Why We’re Dropping The Word ‘Tribe’

  • 1 week ago

We believe in the power of community to bring about real change. You don’t have to look far to see evidence of the power of dedicated and passionate groups, from the School Strikes For Climate to the Black Lives Matter movements, communities all over the world are mobilising to take on the ‘norm’ and bring about real change. 

It’s now time for governments, brands, and consumers to take notice of these passionate, connected voices, to reinforce their messages and to stand up for people and the planet. 

As has been the case for many, we have been spurred over the last few months to educate ourselves and understand how we as an agency can take more responsibility, and use our position and privilege for all the right reasons. Whilst we acknowledge that we don’t always get it right, we are committed to improving ourselves, and holding our hands up when we get it wrong.

During this process, we became aware of the hurt and unintended connotations of the word ‘tribe’. Now ‘tribe’ has been used for years as a marketing buzzword and as a powerful way to describe a brand’s loyal community, who are all dedicated to standing up for something they believe in. 

Urban dictionary describes ‘tribe’ as “A group of friends that becomes your family” and it’s in this vein that brands have used this word for years. The explosion of this word in the marketing world was mainly thanks to Seth Godin’s book ‘Tribes: We Need You To Lead Us’.

Yet, just because something has been the norm, it doesn’t mean its right.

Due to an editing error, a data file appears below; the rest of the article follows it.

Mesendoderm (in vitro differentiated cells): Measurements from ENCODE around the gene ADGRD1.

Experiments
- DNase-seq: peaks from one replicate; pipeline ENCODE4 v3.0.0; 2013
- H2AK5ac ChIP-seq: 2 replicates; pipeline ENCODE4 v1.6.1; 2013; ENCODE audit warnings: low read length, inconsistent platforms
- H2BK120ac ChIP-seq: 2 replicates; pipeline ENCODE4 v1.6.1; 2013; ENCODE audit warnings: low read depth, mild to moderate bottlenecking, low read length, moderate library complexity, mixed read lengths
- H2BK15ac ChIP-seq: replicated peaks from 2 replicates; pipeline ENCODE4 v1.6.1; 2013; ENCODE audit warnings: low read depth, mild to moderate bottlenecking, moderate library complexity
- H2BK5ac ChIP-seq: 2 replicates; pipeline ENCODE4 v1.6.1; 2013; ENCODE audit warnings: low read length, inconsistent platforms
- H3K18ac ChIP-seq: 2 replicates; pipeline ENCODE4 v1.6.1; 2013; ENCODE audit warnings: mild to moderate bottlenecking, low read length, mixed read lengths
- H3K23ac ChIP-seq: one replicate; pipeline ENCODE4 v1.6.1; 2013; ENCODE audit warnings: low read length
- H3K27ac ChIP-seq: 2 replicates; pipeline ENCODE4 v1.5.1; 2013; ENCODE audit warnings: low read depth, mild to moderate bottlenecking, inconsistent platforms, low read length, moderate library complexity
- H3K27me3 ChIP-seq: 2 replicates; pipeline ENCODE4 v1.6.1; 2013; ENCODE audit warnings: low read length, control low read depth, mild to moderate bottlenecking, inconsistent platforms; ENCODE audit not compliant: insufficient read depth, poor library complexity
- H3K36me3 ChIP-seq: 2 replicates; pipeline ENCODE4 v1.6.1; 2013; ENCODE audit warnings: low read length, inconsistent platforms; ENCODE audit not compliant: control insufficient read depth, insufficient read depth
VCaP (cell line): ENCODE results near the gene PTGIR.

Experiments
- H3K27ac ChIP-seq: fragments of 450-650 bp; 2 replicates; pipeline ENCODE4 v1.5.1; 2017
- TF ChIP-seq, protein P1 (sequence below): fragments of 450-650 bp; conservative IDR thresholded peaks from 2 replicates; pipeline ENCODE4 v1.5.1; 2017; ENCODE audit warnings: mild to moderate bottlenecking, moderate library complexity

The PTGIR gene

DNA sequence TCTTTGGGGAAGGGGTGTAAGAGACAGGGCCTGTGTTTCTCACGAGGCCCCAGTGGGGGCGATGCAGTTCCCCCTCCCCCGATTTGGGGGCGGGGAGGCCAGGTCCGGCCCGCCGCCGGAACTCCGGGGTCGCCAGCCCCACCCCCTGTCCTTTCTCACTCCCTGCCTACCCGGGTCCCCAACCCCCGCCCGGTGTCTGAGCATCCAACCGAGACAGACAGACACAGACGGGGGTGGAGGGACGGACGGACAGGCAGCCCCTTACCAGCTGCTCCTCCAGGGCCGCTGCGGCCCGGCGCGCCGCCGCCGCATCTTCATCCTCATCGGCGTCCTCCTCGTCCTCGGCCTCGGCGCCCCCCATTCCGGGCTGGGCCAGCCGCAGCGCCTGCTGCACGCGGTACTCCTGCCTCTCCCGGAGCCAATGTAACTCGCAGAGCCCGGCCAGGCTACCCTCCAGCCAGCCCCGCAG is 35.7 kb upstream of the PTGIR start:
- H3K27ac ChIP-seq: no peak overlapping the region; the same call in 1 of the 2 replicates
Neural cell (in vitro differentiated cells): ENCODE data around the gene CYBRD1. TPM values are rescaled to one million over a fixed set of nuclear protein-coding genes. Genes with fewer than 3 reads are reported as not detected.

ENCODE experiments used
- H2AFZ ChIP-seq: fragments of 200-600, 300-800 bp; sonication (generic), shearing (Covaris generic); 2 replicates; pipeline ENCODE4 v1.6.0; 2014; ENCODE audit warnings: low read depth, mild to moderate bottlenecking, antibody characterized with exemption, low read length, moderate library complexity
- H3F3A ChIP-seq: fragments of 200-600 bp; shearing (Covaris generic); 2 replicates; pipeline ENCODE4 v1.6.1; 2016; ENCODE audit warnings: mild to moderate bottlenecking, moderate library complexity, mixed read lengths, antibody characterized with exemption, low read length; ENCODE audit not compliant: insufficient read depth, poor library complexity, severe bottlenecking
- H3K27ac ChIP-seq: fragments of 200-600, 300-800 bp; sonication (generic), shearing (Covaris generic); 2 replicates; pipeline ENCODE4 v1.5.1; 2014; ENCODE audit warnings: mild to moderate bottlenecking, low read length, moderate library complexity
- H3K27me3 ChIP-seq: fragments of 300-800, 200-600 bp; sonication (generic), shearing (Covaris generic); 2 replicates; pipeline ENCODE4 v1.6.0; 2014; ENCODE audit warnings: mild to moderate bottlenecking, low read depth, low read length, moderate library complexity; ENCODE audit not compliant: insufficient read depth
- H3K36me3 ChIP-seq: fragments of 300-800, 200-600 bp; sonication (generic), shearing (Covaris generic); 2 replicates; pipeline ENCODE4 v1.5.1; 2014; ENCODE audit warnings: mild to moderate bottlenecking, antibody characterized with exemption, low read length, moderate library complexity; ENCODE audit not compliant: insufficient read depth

We’ve been reflecting on the usage of this word and we believe it’s hugely problematic. 

The last few months have seen a collective realignment and a realisation of the harm that has been done to historically oppressed groups. ‘Tribe’ stems from outdated colonial connotations which depict lesser-developed societies, or ‘tribes’ as more savage and animalistic. Of course, this isn’t the use that was implied when we have used it in the past, however, we are drawing a line in the sand and dropping the phrase from our vocabulary.

Tribe” reflects widespread but outdated 19th-century social theory… it promotes a myth of primitive African timelessness.” – Teaching Tolerance. 

We will no longer be using the phrase in our own marketing, and have worked with our clients to remove it from theirs too. Standing by our mission, purpose, and values are central to who we are at Enviral and with this in mind, we will no longer be using the phrase in any context. 

To some, this may feel trivial. To some ‘tribe’ may just be another word. But for many, this word is so much more than that. Words have the ability to change history, to influence behaviors and even to alter the past, which is why we’re committed to reflecting on the words we use as an agency and using our platform to help evoke real positive change.

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Enviral